Anti-bullying week: Bullying needs defining before we can beat it

13th November 2017 at 10:00
Tackling bullying means working with students, parents and the public to clarify what the word means and create a spirit of openness on all sides. Simon Pearse explains why his approach works

When you mention the word bullying, everyone instantly seems to know what it means. They can see it, understand it, and in some respects feel it. And in schools, the term is an alarm bell, a call to arms. We are on high alert for bullying.

Yet how often do we really interrogate our interpretations of bullying and how accurately or appropriately is the word being used in our schools?

It goes without saying that there have been a number of abject failings by schools to deal with bullying, which have ended in unspeakable outcomes. The media reporting on these tragic cases has led to a greater awareness of bullying and a greater focus upon practice and policy to tackle it.

But there is, almost paradoxically, a danger that this increased concentration on bullying – and hyper-awareness of it – can lead to the word being diluted and its application to incidents in schools being dangerously erratic. And that ultimately fails students who are bullied.

Local newspapers, in particular, have named and shamed schools for not tackling bullying based upon the words of a child and their families, often without checking the accuracy of the claims. Such reporting, which can be sensationalist in its nature, causes parents to believe, often unjustly, that a school is turning a blind eye to bullying. And in turn, this can lead to schools, wary of potential column inches, to feel pressurised into taking action in line with their anti-bullying policy – even if the incident wouldn’t necessarily warrant a classification of bullying.

To further complicate matters, there appears to be no nationally agreed school definition as to what type of behaviour constitutes bullying. Numerous national anti-bullying organisations – and even Ofsted itself – have developed their own definitions, with schools often adopting a particular version of these definitions.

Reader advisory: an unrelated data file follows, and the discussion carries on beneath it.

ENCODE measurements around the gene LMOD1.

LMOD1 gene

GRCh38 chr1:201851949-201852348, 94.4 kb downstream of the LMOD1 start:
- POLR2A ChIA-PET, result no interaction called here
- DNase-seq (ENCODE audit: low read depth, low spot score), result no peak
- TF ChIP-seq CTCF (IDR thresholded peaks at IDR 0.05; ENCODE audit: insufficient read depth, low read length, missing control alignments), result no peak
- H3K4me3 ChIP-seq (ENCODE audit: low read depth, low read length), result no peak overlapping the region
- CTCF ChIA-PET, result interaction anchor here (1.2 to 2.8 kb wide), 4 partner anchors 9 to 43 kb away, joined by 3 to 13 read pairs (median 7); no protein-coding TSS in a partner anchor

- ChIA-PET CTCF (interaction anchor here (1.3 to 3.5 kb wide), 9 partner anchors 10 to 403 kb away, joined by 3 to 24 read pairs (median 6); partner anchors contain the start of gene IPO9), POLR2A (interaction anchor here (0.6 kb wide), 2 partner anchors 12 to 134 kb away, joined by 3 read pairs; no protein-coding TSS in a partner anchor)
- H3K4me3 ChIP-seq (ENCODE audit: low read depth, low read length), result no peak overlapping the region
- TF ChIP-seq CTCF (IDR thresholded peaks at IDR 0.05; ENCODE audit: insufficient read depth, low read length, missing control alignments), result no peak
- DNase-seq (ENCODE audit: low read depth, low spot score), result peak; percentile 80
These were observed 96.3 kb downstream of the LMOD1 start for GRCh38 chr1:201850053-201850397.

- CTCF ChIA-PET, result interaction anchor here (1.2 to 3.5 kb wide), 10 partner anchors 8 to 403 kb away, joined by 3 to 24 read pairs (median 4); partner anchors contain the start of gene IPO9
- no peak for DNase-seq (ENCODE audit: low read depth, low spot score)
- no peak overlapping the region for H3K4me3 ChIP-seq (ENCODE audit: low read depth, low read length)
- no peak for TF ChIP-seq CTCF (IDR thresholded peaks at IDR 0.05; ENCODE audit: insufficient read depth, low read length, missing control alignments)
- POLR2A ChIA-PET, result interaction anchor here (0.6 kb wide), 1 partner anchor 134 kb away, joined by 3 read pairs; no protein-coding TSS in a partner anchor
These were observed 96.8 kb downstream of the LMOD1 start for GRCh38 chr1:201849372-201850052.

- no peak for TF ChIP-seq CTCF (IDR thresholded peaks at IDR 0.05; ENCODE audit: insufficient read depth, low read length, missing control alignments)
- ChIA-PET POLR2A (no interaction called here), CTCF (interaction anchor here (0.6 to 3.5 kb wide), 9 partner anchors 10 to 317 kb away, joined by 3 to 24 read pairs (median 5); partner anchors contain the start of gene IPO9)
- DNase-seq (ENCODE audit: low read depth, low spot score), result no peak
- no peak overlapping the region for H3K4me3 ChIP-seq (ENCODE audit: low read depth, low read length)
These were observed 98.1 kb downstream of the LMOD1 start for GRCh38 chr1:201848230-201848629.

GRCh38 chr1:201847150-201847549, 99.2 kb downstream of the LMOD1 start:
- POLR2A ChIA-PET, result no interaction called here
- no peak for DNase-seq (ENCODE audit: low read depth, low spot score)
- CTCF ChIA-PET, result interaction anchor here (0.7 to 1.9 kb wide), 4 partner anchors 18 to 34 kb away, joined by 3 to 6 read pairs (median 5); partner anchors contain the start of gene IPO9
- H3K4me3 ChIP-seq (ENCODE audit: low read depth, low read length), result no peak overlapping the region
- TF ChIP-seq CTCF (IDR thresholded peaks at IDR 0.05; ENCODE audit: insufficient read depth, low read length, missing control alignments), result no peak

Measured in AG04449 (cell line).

As a practitioner with responsibility across the personal development, behaviour and welfare agenda, I sought to unpick this complex issue. Concerned by the volume of calls and emails regarding bullying that I was receiving, it was clear that a new approach was needed.

My starting point was to review each incident our school had recorded as bullying within the last academic year. I explored the context of each of the incidents and cross-referenced each with the school’s own anti-bullying definition and policy.

After careful analysis, two things became apparent: firstly, the majority of incidents didn’t meet the threshold the school had set for bullying; and secondly, though the issues that did constitute bullying were successfully met with short-term support, interventions did not that did not always ensure that issues were dealt with effectively, robustly and sensitively in the longer term.

Two-pronged approach 

Reflecting upon my initial findings, it became evident that a two-pronged approach was needed.

Firstly, the school needed to engage more openly with parents and the wider local community to ensure that, along with all the students, they understood what constituted bullying and, equally as importantly, the steps that would be taken in light of a bullying incident.

This level of transparency and engagement allowed parents a voice and developed their trust in the processes and in the school as a whole in combating bullying.

In addition, time was allocated to ensure that the pastoral team could immediately deal with parental concerns regarding behaviour. Regardless of whether they used the term “bullying”, an immediate response would be provided to alleviate the parents’ worries.

Over a period of time, the number of reported bullying issues reduced dramatically. That reduction was partly down to a clearer stipulation of bullying, but it is possible that another factor was that the word bullying was used in the past as it tended to get a quicker response – the new school policy of immediately reacting to every concern meant that “advantage” disappeared.

The reduction in bullying claims meant that when an issue did constitute bullying, considerable time and support was available to deal with the matter. Our approach to tackling each incident became increasingly transparent, with those involved being at the heart of the process, heightening the chances of long-term resolution.

In no way have I intended to downplay the issue of bullying within schools: when bullying occurs, it is a horrific experience and one we need to prioritise tackling in schools. But my point is that the only way we can tackle it effectively is if, as schools, we unpick exactly what we mean by bullying. Engaging and involving parents, students and the wider school community is critical in ensuring bullying is reported accurately and dealt with thoroughly.


Simon Pearse is academic coach (behaviour) for Greenwood Academies Trust

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